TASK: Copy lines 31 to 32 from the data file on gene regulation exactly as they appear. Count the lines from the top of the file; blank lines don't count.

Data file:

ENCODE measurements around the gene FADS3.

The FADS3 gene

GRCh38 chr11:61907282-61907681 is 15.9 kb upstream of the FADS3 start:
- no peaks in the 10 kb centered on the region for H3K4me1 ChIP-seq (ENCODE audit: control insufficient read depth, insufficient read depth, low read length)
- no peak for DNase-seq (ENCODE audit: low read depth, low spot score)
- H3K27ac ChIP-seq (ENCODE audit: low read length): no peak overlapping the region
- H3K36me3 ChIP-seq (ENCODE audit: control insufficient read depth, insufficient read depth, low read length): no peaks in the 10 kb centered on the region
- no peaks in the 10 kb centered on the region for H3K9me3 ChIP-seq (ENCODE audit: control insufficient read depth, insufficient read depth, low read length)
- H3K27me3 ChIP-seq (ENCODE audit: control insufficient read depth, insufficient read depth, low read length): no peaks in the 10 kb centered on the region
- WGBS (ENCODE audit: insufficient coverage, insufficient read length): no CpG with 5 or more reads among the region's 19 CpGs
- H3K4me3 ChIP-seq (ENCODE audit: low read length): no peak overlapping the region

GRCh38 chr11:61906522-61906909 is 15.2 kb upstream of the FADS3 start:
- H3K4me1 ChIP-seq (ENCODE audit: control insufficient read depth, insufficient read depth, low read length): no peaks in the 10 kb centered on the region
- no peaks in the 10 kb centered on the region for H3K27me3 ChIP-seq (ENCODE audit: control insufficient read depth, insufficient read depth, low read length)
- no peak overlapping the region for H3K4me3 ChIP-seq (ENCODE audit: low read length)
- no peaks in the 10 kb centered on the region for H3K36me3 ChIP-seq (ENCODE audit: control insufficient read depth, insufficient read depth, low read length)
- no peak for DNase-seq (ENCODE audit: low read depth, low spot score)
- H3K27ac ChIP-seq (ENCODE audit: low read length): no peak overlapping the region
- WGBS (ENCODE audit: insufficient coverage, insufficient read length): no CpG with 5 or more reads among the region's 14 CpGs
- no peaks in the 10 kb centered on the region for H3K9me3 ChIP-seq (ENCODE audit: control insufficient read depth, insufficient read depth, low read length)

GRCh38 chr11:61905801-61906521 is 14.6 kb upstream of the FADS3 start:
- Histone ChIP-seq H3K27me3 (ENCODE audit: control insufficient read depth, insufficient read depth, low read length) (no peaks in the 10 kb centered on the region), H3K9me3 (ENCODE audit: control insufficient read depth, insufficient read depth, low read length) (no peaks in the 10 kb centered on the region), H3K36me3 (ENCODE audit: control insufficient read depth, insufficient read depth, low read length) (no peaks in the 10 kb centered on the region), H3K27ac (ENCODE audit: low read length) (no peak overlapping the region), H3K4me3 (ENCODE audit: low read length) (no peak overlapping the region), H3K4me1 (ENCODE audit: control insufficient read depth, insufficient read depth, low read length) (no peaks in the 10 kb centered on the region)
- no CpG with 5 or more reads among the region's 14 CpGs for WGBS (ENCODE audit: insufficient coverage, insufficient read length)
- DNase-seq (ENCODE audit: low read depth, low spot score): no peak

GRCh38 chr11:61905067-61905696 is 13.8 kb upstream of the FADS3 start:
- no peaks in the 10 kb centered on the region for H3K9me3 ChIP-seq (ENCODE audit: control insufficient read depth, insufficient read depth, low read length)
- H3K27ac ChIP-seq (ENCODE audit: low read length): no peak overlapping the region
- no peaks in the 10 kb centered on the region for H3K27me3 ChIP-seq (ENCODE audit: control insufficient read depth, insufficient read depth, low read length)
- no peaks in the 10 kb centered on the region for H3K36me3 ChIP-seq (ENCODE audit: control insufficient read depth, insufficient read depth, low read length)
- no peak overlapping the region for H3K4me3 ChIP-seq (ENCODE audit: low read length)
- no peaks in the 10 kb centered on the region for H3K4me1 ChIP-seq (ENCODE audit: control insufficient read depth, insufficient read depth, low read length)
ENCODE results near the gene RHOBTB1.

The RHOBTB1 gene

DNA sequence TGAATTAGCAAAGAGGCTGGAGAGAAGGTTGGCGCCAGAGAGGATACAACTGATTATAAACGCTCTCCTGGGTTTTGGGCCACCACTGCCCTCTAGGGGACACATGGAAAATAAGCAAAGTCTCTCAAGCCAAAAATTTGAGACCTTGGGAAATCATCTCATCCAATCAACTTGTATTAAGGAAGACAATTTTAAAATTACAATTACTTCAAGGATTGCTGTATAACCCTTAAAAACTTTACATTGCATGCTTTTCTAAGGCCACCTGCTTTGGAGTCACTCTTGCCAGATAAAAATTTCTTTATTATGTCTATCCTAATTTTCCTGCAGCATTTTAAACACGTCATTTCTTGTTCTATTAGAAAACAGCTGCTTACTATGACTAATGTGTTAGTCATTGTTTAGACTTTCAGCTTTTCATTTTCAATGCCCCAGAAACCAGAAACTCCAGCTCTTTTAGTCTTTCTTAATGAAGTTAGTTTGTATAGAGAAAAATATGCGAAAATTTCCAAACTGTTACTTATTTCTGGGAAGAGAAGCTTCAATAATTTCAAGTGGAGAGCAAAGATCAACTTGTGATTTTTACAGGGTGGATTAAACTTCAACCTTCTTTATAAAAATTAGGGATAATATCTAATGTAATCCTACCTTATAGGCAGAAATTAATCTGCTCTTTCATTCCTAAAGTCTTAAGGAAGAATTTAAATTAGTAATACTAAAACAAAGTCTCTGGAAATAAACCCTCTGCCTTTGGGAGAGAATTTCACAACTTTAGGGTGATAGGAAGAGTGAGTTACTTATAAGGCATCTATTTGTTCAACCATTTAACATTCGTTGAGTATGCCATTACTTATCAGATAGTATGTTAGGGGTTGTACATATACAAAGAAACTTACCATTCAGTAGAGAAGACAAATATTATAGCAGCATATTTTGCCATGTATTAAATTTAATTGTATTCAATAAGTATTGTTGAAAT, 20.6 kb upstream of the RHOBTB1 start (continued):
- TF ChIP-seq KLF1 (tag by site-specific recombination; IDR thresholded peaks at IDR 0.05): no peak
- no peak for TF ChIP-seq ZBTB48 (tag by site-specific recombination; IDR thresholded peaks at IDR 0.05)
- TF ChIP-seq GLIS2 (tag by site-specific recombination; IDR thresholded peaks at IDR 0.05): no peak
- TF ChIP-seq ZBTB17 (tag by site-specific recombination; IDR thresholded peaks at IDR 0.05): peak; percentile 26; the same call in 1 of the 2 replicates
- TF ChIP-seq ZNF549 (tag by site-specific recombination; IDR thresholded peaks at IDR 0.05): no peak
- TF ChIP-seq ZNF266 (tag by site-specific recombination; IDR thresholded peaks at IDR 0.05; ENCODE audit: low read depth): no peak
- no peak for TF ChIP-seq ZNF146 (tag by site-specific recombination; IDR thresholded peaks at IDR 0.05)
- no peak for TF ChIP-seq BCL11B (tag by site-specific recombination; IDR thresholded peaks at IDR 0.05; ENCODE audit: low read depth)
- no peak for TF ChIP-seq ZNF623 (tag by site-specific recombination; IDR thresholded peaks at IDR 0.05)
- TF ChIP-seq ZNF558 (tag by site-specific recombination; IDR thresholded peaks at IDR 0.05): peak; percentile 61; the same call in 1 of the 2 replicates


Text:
- no peaks in the 10 kb centered on the region for H3K4me1 ChIP-seq (ENCODE audit: control insufficient read depth, insufficient read depth, low read length)
ENCODE results near the gene RHOBTB1.